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I need to change a few elements, which are nested deep within a musicxml file. I use jSoup to parse the document and perform my calculations.

Now I want to expert the jsoup doc and make a few modifications first. The problem is, within the xml file, the elements don't have a unique identifier (e.g. there are many notes and measures, notes are not numbered).

I loop through the document like this. And after certain criteria are met, I want to change the particular note. Using this iter in java uses a copy, so modifying the elements doesn't make a difference on the original doc. Could I use for i = 0; i < ?? or something? Would this go over the elements in the same order (important for checking criteria).

for (Element thismeasure : thisPart.getElementsByTag("measure")) {

                for (Element thisnote : thismeasure.children()) {
  • Since it's XML, I'm thinking you should be using DOMParser or SAXParser instead. JSoup is more appropriate for HTML. – ThisClark Mar 4 '15 at 14:48
  • Unfortunately, all the data input and processing (and hence the finding which note object should be changed), is already implemented with JSoup – dorien Mar 4 '15 at 15:51
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Sorry if I didn't understand your question well:

What do you mean by "so modifying the elements doesn't make a difference on the original doc"?

Using a simple xml I can make some changes using your loop, the testing xml will be:

<measure><note/><note at='1'/></measure>

I will find the note with attribute at='1', and then I will add text to it and a node before and after it, then I will check that the original doc is changed, the code:

public static void main(String[] args) {
    String xml = "<measure><note/><note at='1'/></measure>";
    Document parse = Jsoup.parse(xml, "", Parser.xmlParser());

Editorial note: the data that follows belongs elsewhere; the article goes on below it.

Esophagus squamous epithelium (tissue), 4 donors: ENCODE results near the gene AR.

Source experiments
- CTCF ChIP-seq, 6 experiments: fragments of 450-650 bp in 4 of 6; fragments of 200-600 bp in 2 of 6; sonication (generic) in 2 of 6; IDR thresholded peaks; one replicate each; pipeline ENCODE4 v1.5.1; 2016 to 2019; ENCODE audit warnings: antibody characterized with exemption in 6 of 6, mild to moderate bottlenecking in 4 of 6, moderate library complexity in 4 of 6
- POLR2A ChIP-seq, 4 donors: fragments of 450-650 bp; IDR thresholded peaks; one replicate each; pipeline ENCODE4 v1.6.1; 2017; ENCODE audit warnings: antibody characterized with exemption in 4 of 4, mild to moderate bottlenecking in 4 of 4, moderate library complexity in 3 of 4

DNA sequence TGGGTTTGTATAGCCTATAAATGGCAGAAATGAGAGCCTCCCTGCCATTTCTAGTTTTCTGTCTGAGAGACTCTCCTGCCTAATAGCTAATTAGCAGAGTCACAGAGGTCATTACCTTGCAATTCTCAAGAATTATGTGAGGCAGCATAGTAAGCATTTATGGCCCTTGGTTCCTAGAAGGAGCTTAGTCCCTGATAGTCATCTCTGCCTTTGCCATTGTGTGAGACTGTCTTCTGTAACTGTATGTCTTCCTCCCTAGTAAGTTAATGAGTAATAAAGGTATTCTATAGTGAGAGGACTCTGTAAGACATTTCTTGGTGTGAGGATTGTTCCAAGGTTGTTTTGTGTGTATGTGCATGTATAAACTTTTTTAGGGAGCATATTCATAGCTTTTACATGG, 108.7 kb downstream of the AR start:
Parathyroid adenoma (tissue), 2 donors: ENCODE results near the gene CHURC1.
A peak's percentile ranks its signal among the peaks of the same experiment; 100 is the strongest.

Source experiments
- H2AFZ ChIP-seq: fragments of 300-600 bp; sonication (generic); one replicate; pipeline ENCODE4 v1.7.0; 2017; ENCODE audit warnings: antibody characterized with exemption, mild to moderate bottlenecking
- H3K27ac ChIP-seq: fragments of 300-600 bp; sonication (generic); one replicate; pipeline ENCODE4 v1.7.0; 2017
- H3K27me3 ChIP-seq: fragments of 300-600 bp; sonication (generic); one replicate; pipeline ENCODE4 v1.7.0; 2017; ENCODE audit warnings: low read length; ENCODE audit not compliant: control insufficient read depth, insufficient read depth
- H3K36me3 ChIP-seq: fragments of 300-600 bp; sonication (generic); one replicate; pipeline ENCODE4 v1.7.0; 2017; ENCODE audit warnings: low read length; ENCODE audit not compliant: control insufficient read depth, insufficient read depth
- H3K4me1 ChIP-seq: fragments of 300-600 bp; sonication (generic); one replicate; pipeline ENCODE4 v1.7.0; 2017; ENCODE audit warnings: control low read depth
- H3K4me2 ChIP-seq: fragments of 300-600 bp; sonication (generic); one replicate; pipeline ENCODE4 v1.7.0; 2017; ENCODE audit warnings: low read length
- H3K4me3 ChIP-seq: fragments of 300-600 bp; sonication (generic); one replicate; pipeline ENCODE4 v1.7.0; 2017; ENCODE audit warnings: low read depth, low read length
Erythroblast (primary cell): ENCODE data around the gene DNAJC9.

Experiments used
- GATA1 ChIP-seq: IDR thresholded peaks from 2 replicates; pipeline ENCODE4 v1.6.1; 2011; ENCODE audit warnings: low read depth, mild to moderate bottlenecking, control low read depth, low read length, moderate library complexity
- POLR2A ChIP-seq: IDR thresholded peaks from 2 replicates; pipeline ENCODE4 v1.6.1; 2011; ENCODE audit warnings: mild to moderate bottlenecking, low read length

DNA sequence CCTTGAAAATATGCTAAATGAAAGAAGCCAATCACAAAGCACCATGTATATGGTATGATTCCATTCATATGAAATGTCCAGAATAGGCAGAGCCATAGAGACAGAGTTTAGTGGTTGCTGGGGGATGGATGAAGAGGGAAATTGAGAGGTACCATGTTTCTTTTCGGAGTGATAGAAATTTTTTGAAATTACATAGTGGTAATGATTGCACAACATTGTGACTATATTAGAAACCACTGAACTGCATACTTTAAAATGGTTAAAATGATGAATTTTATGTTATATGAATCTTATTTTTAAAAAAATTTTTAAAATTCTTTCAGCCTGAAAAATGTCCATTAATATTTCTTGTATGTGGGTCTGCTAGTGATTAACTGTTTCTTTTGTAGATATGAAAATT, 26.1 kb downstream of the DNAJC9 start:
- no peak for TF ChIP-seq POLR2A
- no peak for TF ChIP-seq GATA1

for (Element thismeasure : parse.getElementsByTag("measure")) {

        for (Element thisnote : thismeasure.children()) {
            if (thisnote.attr("at").equals("1")){
                thisnote.text("newText");
                thisnote.attr("newAttr", "value");
                thisnote.before(new Element(Tag.valueOf("test1"),""));
                thisnote.after(new Element(Tag.valueOf("test2"),""));
            }
        }
    }

    System.out.println(parse);
}

Will output:

<measure>
<note />
<test1></test1>
<note at="1" newattr="value">
 newText
</note>
<test2></test2>
</measure>

As expected.

I hope it will help in any way.

  • Is thisnote not a copy instead of a reference? Meaning, it will not change in the original parse? – dorien Mar 5 '15 at 11:47
  • I think it is a reference, if you run the example you could see how the original Document (parse) is changed. – fonkap Mar 5 '15 at 15:13
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I used a more "traditional" method:

for (int z = 0; z < this.doc.select("part").size(); z++ ){
            for (int y = 0; y <  this.doc.select("part").get(z).getElementsByTag("measure").size(); y++){
...

This allows me to use the set method to change the elements in the actual doc variable.

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